Real estate companies comprise 7.3 per cent of the membership of the newly launched MSCI Canada women’s leadership index, which benchmarks the performance of select stocks in Canadian equity markets against MSCI’s broader investable market index (IMI). The 95 participants reflected in the inaugural index results meet qualifying criteria for the number of women in senior executive roles and the percentage of women on their boards of directors, and are flagged as free from any “severe controversies” related to discrimination, labour rights or workplace diversity.
MSCI offers both performance evidence and market theory to support the addition of this new index to its portfolio of indices — which also includes the Canada property index, Canada fund index and the green index — providing investment information worldwide. Notably, inaugural results show the women’s leadership index delivered a 10.1 per cent return in 2017 versus the total IMI’s 8.78 per cent return.
“Companies failing to employ women — at any level — in numbers proportional to their availability are, by definition, limiting the size of their talent pool. In contrast, higher numbers of women, particularly in senior positions, might indicate a savvier approach to talent — one that just might promote productivity and economic growth along with gender equality,” an MSCI statement asserts.
This new product to provide gender diversity insight for investors is aligned with the index producer’s environmental, social and governance (ESG) research and ratings. MSCI also points to the United Nations’ sustainable development goals as an underlying buttress, along with the need for women’s unencumbered participation in the labour force to drive global economic growth and productivity.
Since only publicly traded entities are part of the analysis, many of Canada’s largest real estate players are excluded. However, other requirements to make the list of what MSCI terms “gender diversity leaders” would eliminate several of them anyway.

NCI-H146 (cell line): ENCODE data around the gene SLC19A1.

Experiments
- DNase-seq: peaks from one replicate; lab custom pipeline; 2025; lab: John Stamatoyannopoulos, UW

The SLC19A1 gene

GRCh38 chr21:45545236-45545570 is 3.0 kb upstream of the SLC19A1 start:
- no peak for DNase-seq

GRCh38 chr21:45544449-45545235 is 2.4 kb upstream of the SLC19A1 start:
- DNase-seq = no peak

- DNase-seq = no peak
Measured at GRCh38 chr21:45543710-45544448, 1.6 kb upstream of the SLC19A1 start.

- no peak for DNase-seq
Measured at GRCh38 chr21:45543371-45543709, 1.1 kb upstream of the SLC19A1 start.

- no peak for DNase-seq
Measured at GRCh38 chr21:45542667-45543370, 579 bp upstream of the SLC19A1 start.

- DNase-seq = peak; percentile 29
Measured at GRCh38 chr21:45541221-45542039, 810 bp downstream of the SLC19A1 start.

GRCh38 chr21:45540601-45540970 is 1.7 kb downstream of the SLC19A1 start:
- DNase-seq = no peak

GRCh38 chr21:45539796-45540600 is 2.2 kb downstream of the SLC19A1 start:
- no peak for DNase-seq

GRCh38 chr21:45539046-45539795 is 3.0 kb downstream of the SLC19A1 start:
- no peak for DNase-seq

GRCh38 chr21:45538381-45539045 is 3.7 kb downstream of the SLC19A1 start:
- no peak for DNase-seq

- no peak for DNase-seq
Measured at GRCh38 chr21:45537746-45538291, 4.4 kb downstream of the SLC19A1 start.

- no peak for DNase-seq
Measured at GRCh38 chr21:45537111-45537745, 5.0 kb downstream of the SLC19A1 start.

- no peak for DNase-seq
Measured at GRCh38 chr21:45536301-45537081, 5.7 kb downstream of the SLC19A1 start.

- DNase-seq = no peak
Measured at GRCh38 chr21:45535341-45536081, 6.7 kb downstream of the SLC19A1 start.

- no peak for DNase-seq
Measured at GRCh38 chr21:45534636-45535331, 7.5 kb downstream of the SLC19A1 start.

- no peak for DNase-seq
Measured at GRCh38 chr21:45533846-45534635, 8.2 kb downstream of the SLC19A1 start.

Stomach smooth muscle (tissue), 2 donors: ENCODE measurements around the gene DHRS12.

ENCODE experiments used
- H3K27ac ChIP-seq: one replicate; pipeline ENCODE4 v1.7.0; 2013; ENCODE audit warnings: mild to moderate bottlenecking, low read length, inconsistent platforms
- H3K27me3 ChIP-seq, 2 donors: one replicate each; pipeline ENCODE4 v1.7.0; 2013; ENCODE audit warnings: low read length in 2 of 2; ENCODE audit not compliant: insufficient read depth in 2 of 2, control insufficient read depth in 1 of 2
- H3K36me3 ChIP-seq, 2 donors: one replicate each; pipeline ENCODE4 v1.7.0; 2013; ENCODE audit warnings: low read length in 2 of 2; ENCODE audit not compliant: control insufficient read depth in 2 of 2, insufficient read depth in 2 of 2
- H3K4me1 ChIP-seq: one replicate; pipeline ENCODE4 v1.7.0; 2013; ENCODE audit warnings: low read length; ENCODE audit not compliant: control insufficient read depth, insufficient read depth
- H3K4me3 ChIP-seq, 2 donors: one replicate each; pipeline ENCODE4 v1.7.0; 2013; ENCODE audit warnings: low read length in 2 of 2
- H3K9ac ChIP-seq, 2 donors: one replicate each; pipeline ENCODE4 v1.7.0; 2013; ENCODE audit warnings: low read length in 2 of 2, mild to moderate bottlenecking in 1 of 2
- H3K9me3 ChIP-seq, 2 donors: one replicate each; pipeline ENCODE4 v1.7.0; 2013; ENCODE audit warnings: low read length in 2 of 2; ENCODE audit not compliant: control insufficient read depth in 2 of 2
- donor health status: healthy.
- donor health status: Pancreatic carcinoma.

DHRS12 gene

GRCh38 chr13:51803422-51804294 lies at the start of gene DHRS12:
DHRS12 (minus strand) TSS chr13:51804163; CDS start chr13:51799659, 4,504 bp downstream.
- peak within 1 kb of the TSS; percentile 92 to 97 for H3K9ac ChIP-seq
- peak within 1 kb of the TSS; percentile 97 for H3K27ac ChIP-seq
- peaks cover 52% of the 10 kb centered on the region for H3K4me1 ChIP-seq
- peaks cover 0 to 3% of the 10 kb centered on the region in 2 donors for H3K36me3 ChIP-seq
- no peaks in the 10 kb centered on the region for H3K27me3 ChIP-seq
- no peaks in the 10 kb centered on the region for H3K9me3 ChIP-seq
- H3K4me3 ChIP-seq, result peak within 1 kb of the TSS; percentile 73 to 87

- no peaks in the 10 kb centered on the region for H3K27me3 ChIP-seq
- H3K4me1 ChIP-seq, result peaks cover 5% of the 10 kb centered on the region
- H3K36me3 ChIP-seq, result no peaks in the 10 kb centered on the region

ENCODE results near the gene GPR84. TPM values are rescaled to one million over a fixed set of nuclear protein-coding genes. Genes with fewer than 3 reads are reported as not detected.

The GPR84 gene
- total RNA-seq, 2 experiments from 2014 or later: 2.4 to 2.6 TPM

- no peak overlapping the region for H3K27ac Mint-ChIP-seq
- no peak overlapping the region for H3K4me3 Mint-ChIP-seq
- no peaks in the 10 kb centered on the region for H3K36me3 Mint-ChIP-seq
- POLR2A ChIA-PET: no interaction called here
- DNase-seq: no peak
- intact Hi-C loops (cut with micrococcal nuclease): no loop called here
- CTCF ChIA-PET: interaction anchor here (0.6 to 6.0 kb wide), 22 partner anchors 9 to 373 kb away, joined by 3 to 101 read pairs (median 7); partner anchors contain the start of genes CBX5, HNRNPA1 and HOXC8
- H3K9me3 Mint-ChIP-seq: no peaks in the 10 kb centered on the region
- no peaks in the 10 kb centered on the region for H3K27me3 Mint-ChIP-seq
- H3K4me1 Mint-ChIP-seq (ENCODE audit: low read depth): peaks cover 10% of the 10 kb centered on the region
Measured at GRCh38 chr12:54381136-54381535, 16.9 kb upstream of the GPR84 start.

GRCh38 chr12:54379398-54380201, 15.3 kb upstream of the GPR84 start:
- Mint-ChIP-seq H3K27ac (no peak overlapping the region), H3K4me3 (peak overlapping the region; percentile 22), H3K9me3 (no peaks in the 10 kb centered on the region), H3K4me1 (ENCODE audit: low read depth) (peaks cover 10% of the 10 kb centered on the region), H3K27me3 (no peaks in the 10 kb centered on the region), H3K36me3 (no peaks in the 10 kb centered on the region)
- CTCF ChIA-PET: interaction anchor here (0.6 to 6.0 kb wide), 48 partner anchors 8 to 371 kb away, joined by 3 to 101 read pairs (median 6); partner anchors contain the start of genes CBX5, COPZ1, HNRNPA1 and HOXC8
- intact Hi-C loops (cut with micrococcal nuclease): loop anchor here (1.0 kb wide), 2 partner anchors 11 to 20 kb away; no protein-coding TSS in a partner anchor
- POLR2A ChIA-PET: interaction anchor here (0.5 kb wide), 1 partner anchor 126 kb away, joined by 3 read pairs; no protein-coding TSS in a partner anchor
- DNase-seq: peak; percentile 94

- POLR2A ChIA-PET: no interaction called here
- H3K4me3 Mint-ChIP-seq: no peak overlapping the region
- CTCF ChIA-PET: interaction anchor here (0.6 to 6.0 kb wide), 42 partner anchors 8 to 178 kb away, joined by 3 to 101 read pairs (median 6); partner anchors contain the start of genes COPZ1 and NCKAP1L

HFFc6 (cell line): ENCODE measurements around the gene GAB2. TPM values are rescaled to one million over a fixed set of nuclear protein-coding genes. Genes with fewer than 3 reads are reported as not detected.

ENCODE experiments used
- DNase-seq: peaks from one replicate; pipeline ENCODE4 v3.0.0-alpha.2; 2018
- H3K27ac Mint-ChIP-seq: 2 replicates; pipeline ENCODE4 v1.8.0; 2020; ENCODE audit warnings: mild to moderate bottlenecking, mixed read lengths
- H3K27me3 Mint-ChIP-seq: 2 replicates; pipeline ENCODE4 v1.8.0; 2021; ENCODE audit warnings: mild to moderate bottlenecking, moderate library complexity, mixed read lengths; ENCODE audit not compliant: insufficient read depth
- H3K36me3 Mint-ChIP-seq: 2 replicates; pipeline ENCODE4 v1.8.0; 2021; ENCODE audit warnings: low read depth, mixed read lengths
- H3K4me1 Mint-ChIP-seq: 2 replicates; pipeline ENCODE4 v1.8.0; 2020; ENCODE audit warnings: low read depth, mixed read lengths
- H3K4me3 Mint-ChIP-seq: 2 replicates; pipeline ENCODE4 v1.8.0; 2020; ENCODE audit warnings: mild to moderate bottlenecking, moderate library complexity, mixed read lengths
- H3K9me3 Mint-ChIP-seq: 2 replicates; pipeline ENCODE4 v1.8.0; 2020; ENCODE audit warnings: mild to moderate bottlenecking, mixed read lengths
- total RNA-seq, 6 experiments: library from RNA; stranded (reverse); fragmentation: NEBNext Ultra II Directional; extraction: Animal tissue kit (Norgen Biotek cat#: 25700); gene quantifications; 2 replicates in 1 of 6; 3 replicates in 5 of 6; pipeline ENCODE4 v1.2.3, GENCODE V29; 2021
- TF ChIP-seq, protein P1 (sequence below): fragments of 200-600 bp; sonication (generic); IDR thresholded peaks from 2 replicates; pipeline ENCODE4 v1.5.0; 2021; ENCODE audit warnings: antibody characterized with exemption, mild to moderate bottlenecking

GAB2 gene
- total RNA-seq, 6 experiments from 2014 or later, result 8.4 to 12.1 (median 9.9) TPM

Participation in the women’s leadership index is contingent on meeting or exceeding a leadership quotient of: three female directors; 30 per cent female directors; or two female directors and a CEO or CFO who is a woman. These companies’ boards of directors must also report a higher percentage of female members than the overall average for the 317 entities in the Canada IMI. This will be tabulated quarterly, at the end of January, April, July and October.
Numerically, about 30 per cent of the parent index is represented in the women’s leadership index, but it carries considerably more clout from the perspective of market capitalization. The top 10 constituents of the women’s leadership index account for 39 per cent of the weighted value of the parent index. (Royal Bank of Canada and Toronto-Dominion Bank are ranked one and two in both indices.) From May 31, 2016 to January 31, 2018, the women’s leadership index collectively outperformed the Canada IMI, with gross returns of 12.65 per cent versus 11.25 per cent for larger index.
As part of the sector-neutral design of the women’s leadership index, real estate is given a 1.9 per cent weighting among the 11 GICS sectors — equivalent to its weight in the parent index. Financials carry the most weight, at 37.6 per cent, while health care falls into the 11th position at 0.87 per cent.
Seven companies carry real estate’s banner in the inaugural index: Brookfield Asset Management; Cominar REIT; Dream; Extendicare; First Capital Realty Inc.; RioCan REIT; and Sienna Senior Living. Some service providers to the real estate industry are also represented, including: Altus Group; DIRTT Environmental Solutions; SNC-Lavalin Group; Stantec; and WSP Global.